So, for some reason GLVWG (Greater Lehigh Valley Writers Group) and our (Darrell, the festival board, myself and Book & Puppet) connections did not yield more panelists for this discussion. So, Darrell and I talked about making the panel into a talk show type format where questions could be placed on index cards and William Prystauk, author of the Kink Noir series, and I could ask the questions of each other Oprah-style and discuss.
We had a fantastic time and the questions were thoughtful not only from a literary perspective but also from a societal values perspective.
It was a refreshing night, and I hope the spectators enjoyed it as much as Bill and I did.
The holiday season, 2007. My daughter was a week shy of three-and-a-half years old. I recall having plans this night. Grown-up plans. My editor from the Morning Call telephoned and asked me to do this quick assignment. Famous last words.
I am not a fan of Disney. I like the classic Disney films like Mary Poppins, Pete’s Dragon and maybe a Bambi or Lady and the Tramp. (Okay, maybe not Lady because I get really upset when Lady gets thrown out of the house.) Blame Hunchback of Notre Dame. I went to go see it with the man I later married. I did a “May term” in college where I traveled to Paris for three-plus weeks to study the influence of politics on the art and architecture of various periods and Hunchback/the cathedral Notre Dame de Paris were on the list. When we returned to the States, we read the various literary works in the original French. Except for Hunchback because we had worn our poor professor thin and he asked us to please read it in English over the weekend. His plan was to meet with us Monday and be done with us so he could continue with his summer.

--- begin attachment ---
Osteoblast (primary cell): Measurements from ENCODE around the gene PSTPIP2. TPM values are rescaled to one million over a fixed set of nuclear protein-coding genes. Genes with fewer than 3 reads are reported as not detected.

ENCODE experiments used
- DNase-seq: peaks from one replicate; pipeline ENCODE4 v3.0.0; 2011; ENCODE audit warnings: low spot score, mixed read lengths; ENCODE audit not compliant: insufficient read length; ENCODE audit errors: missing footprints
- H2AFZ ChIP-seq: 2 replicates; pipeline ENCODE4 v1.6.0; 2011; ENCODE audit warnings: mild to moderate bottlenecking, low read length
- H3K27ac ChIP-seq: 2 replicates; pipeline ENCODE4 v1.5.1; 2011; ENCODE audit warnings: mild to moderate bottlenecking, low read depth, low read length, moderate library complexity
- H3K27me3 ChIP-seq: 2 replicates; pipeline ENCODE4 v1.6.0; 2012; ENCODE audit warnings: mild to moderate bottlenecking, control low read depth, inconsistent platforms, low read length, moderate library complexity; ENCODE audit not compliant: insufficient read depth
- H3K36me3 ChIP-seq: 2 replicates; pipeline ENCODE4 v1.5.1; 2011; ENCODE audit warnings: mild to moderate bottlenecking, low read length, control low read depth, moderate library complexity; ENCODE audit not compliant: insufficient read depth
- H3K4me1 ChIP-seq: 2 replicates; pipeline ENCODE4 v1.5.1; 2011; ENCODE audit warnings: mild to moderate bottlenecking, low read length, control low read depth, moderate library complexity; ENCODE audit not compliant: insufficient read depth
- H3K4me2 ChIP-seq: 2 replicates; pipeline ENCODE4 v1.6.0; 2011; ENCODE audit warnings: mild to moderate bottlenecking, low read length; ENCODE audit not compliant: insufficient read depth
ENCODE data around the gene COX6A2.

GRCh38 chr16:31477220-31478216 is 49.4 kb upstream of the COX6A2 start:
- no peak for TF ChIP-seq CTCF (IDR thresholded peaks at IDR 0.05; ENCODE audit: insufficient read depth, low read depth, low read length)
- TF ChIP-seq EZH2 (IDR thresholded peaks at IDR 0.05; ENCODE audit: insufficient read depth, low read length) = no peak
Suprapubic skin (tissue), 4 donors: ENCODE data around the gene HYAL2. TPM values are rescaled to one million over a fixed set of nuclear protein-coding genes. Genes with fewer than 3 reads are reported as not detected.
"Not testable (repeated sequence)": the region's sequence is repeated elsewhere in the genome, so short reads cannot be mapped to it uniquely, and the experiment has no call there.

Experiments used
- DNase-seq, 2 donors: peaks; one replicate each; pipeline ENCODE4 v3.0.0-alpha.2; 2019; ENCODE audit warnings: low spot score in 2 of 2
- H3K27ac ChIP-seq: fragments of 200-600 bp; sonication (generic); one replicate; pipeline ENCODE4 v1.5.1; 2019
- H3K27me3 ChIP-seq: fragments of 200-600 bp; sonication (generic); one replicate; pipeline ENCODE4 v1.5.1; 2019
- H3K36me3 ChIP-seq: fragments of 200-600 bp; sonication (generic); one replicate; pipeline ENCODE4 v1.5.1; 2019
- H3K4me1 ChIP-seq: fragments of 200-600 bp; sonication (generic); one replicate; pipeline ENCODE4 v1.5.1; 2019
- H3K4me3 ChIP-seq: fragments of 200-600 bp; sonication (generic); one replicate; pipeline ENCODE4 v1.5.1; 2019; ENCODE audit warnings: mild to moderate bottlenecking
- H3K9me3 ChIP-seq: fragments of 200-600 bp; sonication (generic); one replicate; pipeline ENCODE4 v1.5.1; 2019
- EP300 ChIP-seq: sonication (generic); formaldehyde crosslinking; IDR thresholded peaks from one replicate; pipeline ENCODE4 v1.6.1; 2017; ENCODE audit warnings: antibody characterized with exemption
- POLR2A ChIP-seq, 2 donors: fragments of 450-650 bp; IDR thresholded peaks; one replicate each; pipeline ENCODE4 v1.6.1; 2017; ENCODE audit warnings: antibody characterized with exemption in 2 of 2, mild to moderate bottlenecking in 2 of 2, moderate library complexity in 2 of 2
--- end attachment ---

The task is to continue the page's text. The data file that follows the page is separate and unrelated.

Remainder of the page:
And it would have taken us too long to read the book in French. This is my back story. It frames my anticipation for the Disney film.
I arrive in the theater. I am watching. The cathedral is on fire. Esmerelda crawls into her cot where in the book she dies. I am crying. In the book, everyone dies. Tragedy is a French necessity.
She wakes up and lives happily-ever-after.
I was very angry.
Flash forward about ten years and I’m sitting in the Crayola Factory in downtown Easton with a thousand other people waiting for a star of the Hannah Montana TV series who, like everyone else in the Lehigh Valley, got caught in traffic on our infamous highway Route 22.
And I’m waiting for a much needed date night after I file. I barely met my deadline this night, and instead of date night I treated myself to an album of French Christmas carols I downloaded from iTunes. And, to further frame the way my life often works, the album turned out to be instrumental with some children singing “La la la” where the words should be.
My husband claimed they were French “la’s.”
I have been teased mercilessly about this album.
To return to the story for one last moment, I tried to inflect some humor into it. And Mitchel Musso was a really nice guy. Not that I know/knew who he is. I barely knew the name Hannah Montana.